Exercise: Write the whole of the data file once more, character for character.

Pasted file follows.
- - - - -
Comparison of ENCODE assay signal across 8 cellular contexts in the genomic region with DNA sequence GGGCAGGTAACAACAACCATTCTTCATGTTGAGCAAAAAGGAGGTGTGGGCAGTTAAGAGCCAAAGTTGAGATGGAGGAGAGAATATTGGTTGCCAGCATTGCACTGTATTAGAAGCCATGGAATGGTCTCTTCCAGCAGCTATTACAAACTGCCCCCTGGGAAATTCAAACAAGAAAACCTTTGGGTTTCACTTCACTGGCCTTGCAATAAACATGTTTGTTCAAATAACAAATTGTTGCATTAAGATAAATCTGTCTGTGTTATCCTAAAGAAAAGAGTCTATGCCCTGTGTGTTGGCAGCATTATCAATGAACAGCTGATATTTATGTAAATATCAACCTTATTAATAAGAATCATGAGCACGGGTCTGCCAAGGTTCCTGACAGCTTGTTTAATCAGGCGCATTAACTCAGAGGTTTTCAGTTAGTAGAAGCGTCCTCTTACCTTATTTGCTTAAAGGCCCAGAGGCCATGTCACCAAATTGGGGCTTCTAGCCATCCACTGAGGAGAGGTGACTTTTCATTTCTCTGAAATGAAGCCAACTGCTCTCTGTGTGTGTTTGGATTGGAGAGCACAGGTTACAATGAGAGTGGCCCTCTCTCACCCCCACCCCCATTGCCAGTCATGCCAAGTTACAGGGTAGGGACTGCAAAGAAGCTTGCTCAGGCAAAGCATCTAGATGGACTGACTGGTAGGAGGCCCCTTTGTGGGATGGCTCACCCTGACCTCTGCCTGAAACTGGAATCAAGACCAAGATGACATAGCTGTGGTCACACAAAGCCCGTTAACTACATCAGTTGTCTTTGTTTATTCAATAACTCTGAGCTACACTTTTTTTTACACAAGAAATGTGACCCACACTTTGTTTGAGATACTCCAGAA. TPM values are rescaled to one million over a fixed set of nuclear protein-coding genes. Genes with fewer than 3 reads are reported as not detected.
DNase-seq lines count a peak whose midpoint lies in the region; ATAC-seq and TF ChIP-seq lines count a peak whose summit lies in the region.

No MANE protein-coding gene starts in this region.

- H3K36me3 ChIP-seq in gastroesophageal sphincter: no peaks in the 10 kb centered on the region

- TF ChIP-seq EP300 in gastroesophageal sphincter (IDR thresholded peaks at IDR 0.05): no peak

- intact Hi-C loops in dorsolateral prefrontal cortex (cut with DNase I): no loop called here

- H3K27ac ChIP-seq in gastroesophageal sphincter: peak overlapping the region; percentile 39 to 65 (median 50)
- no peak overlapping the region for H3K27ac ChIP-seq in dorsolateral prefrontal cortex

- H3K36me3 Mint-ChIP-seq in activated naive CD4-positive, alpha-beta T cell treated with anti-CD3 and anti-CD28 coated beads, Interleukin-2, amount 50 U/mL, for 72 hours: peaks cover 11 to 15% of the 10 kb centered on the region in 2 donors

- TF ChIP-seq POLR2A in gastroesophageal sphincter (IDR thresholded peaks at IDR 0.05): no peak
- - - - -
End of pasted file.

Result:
Comparison of ENCODE assay signal across 8 cellular contexts in the genomic region with DNA sequence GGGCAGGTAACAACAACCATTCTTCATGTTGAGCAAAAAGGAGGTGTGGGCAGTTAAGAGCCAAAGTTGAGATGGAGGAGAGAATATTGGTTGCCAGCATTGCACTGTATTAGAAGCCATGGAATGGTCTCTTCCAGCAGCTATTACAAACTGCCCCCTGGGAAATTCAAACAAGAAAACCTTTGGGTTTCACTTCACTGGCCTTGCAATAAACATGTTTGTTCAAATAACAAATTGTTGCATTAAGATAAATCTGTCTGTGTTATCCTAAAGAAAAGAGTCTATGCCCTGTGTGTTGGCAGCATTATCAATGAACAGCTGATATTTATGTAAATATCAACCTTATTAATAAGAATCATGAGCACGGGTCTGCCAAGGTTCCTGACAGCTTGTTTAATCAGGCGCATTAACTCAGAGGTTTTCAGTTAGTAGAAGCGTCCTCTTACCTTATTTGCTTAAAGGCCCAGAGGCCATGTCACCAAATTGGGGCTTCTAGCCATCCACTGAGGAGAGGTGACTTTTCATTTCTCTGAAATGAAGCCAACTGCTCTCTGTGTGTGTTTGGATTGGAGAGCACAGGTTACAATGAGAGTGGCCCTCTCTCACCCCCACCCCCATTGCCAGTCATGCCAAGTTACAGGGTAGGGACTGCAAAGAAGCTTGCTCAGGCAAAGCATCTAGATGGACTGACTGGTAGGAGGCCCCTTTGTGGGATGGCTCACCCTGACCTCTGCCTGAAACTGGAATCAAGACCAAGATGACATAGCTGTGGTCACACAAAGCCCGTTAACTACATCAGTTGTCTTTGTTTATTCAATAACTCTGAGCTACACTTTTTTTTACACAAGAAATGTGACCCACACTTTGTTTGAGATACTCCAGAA. TPM values are rescaled to one million over a fixed set of nuclear protein-coding genes. Genes with fewer than 3 reads are reported as not detected.
DNase-seq lines count a peak whose midpoint lies in the region; ATAC-seq and TF ChIP-seq lines count a peak whose summit lies in the region.

No MANE protein-coding gene starts in this region.

- H3K36me3 ChIP-seq in gastroesophageal sphincter: no peaks in the 10 kb centered on the region

- TF ChIP-seq EP300 in gastroesophageal sphincter (IDR thresholded peaks at IDR 0.05): no peak

- intact Hi-C loops in dorsolateral prefrontal cortex (cut with DNase I): no loop called here

- H3K27ac ChIP-seq in gastroesophageal sphincter: peak overlapping the region; percentile 39 to 65 (median 50)
- no peak overlapping the region for H3K27ac ChIP-seq in dorsolateral prefrontal cortex

- H3K36me3 Mint-ChIP-seq in activated naive CD4-positive, alpha-beta T cell treated with anti-CD3 and anti-CD28 coated beads, Interleukin-2, amount 50 U/mL, for 72 hours: peaks cover 11 to 15% of the 10 kb centered on the region in 2 donors

- TF ChIP-seq POLR2A in gastroesophageal sphincter (IDR thresholded peaks at IDR 0.05): no peak